Georgia Southern University

Georgia Southern University professor says: Time to start thinking about filing your 2007 taxes

As 2007 draws to a close, Americans will soon face their annual nemesis: filing their income tax return with the Internal Revenue Service.

‘It’s not too early to start thinking about the process,” says Jill Lockwood, professor of accounting at Georgia Southern University. ‘If you’ve got the documents you need and know what’s new this year, it’s easier to get started.”

Lockwood, who teaches tax law at the undergraduate and graduate levels in the University’s College of Business Administration, offers several tips to help make filing easier:

  • You’ll be receiving important tax documents such as W-2 forms, dividend and interest statements, and mortgage interest statements in January. Keep a box close to the place where you open your mail, and put each tax document there as you receive it. When you start your tax forms, the information you need will be in one place.
  • The personal exemption for 2007 is $3,400 per dependent.
  • The standard deductions for 2007 are:
  • Single:? $5,350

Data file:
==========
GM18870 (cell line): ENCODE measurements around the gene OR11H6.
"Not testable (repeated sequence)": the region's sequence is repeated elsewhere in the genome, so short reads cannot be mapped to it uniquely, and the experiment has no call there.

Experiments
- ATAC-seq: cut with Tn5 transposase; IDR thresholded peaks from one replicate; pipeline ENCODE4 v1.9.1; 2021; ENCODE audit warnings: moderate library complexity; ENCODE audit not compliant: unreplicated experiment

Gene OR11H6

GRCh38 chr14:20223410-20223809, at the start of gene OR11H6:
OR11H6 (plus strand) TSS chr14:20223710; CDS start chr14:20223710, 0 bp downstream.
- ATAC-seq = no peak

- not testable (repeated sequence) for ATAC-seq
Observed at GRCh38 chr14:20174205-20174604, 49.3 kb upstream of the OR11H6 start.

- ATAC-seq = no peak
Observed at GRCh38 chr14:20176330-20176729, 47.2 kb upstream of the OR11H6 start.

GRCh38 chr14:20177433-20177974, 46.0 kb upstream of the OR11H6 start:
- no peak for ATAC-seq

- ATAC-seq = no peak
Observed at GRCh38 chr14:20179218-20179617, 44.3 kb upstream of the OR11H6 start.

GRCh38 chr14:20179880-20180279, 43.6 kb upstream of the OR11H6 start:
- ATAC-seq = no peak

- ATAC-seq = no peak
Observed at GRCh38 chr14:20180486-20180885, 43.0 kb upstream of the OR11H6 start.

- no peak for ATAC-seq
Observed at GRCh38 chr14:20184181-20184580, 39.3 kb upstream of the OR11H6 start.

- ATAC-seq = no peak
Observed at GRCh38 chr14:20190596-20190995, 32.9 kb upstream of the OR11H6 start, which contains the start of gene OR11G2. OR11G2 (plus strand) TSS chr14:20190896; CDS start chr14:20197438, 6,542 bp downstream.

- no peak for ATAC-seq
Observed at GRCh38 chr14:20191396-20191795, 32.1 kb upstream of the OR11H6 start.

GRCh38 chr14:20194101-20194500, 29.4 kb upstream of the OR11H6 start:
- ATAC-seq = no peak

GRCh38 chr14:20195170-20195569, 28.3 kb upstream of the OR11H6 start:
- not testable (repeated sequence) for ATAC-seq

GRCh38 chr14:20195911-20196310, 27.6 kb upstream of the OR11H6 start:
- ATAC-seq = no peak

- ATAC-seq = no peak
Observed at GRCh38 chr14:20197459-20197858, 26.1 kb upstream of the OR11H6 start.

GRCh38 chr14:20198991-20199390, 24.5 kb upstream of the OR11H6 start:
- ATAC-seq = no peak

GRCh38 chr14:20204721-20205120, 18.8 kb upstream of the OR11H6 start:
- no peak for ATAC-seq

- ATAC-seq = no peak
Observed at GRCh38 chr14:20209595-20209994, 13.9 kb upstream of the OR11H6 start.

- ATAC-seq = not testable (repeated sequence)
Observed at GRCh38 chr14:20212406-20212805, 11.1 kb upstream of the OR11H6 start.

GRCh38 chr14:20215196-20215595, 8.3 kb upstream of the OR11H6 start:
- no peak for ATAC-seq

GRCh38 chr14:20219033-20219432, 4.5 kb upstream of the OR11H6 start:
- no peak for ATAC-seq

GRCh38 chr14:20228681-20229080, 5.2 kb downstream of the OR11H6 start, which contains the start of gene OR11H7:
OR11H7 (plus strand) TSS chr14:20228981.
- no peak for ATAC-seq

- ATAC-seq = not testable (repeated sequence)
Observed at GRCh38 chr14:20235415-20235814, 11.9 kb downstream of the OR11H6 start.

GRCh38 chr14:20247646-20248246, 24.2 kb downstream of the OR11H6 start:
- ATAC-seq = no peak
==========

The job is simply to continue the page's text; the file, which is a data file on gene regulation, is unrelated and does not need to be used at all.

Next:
• Married filing joint return:? $10,700
  • Married filing separate return:? $5,350
  • Head of household: $7,850
  • Surviving spouse $10,700
  • You may be entitled to a $4,000 tuition deduction for tuition paid for post-secondary education that was not covered by HOPE or other scholarship money.
  • The 2007 mileage rate for the business use of a car is 48.5 cents per mile.
  • All contributions, no matter how small, must be substantiated by a cancelled check or a receipt from the charity.
  • All single contributions of $250 or more must be substantiated by a letter from the charity. Your cancelled check will not be enough.
  • If you own stock and asked the company to use your dividends to purchase more stock, the cash would have received still must be reported as dividend income.
  • If you changed jobs and want to move your 401(k) to an IRA, ask the bank or brokerage firm holding the IRA to send a form to your former employer requesting a ‘trustee to trustee” transfer. If you do, the transfer will not be taxed to you as a taxable distribution.
  • If you sold stocks or bonds this year, you will need to know what you paid for the stocks or bonds that were sold. Don’t wait until the last minute to look for this information.

‘Prepare in advance, get your information together,” says Lockwood. ‘Then relax and enjoy the new year.”

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